Today we painted with frozen paint and it was er… cool?! (Sorry – I know that was poor!) The night before I squirted some paint into an old ice-cube tray, stuck a lolly stick in the middle of each one and popped it in the freezer. To release the paint, I put an inch of hot water in the bottom of the sink and floated the ice-cube tray on it for a few seconds.
One of our recent library books is “Five Little Pumpkins” so, using this for inspiration, we set about painting our own jack-o-lanterns. I provided the boys with some white paper templates, green frozen paint “for the stem” and yellow and red to see what colour they would create for the pumpkin itself.
As you can see, “for the stem” was interpreted by N (27m) as “apply liberally all over”:
J (23m) is better at following instructions/less of a maverick and managed a lovely green stem on his right-hand pumpkin:
When you first use the frozen paint, the effect looks similar to using a wax crayon but as it begins to melt, you get more and more paint transferring to the paper. N found this very intriguing. He is very tactile with his artwork and decided to see what the paint felt like. “Cold,” he commented and realised that he couldn’t hold it with his hand for too long. He then decided that he wanted the blob of frozen paint off the lolly stick and started to rub the two sticks together to try to achieve this.
Here you can see that N has managed to break off a fair bit of the yellow paint. Interestingly, the red paint was a different brand to the other two colours and melted far more slowly.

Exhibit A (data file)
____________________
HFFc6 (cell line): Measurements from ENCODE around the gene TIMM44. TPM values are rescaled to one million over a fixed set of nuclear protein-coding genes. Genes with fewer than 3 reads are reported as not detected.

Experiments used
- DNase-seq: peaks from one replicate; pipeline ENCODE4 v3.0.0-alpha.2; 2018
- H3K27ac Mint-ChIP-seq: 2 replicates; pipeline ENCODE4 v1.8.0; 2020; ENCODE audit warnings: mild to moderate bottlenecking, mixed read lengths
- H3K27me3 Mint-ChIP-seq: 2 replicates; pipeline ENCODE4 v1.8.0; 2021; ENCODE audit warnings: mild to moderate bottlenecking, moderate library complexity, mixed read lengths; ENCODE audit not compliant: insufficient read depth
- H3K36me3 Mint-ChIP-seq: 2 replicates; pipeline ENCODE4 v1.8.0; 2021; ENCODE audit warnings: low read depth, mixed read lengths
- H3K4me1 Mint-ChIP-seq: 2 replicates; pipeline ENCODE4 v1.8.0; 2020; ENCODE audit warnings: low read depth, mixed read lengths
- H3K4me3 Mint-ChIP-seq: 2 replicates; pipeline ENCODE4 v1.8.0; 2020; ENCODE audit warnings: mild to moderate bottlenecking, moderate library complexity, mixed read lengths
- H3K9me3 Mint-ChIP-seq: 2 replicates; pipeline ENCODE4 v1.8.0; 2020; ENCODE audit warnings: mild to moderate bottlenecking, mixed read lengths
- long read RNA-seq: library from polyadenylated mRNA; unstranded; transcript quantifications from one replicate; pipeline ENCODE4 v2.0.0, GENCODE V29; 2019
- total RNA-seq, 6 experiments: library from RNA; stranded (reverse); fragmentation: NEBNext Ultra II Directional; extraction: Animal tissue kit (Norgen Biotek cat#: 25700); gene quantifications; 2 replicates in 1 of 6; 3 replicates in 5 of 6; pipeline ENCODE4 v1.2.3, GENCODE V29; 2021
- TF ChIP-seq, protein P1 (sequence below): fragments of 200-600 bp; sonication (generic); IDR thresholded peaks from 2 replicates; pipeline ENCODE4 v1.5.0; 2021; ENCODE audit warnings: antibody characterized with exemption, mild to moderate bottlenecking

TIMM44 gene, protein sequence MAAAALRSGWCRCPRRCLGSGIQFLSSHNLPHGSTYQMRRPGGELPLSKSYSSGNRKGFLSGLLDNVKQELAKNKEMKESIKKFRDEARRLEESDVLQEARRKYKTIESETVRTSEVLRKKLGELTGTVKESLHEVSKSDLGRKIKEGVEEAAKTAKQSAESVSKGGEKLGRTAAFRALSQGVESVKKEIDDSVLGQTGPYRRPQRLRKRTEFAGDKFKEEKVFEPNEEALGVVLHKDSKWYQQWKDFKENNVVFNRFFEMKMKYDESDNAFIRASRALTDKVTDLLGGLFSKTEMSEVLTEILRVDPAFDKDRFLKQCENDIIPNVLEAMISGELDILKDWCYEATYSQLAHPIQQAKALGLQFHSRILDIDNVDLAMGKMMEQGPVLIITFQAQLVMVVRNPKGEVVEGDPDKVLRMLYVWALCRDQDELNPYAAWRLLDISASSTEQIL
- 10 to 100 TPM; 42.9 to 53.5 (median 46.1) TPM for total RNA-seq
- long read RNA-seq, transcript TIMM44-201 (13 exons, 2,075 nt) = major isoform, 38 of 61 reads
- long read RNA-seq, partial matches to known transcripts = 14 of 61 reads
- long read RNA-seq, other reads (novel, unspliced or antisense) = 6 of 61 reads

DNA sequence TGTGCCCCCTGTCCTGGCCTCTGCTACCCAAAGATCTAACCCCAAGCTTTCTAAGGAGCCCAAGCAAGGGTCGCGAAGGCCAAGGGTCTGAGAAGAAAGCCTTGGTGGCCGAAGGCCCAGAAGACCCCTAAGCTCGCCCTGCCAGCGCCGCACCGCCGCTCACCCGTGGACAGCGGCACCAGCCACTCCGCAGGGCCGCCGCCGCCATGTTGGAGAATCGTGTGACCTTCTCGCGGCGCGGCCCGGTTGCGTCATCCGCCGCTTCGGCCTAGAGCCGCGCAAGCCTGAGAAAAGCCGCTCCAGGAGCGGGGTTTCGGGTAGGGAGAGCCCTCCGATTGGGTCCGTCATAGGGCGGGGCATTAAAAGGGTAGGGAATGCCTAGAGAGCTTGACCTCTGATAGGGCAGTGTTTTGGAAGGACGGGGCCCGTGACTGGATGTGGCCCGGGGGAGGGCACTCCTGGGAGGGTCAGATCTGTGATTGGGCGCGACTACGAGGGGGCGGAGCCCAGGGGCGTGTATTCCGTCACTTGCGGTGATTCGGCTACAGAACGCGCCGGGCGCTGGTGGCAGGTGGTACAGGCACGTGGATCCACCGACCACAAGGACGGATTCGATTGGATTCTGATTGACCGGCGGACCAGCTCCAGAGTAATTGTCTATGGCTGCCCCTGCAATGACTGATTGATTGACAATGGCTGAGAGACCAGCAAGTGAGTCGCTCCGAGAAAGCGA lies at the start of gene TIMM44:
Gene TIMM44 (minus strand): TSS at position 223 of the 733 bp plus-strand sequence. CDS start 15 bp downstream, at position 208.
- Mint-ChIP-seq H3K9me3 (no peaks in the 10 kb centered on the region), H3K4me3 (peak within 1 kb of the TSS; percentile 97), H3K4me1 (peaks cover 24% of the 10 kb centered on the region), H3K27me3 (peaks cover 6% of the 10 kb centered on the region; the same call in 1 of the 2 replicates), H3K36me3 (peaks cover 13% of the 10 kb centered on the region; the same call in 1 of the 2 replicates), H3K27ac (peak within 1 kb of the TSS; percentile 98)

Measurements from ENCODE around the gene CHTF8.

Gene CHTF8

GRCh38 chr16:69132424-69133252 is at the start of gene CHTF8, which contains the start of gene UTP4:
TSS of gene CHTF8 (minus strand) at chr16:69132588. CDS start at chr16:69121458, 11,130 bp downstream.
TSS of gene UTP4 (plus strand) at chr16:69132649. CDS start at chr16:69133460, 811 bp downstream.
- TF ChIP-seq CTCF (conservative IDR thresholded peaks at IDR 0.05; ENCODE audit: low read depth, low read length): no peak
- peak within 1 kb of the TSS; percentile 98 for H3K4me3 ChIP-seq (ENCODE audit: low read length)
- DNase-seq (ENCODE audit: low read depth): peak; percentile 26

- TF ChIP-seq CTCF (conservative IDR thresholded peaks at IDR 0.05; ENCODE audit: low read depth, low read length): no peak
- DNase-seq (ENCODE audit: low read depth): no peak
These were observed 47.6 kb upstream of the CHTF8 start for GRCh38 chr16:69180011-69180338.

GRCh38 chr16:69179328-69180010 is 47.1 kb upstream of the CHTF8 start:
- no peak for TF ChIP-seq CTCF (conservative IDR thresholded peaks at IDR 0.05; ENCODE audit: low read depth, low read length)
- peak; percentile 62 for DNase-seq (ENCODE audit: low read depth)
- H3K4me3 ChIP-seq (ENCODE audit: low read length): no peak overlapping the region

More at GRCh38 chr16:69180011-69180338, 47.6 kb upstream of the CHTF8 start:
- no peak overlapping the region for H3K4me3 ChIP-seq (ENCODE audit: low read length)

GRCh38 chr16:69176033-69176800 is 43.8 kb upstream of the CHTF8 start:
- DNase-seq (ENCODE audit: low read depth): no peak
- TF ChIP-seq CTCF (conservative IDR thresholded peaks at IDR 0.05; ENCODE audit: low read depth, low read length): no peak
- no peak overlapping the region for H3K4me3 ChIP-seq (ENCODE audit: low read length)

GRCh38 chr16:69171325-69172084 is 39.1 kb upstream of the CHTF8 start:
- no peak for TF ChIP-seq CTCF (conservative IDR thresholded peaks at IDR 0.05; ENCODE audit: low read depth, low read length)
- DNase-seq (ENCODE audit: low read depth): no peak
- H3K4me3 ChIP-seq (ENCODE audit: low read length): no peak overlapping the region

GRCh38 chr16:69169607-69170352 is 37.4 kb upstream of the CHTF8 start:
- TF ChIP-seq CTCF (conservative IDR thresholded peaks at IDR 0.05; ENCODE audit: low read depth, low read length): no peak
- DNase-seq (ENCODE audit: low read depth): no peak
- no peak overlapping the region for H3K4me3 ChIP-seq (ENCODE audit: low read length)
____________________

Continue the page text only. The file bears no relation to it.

J meanwhile was happy holding the lolly sticks and moving the paint from side to side. The holes cut into the paper for the face posed quite a challenge for him because he is very precise and did his best not to get any paint on the table. (N on the other hand got stuck in – his motto could be “the most paint in the most places”.)
After the boys had been painting the pumpkins for a while, I gave them some black paper and we put the white templates onto it. I reminded them of the page in the book where it is dark and you can see the glowing jack-o-lanterns and encouraged them to use the pumpkins as stencils and paint “the black bits”.
N finally got the blobs of frozen paint off the lolly sticks and decided that the most effective method was to smear it with both hands!
NB. I discovered that frozen paint is a great way for young children to use stencils effectively: give them a paintbrush and it inevitably goes all the way under the stencil – this does not.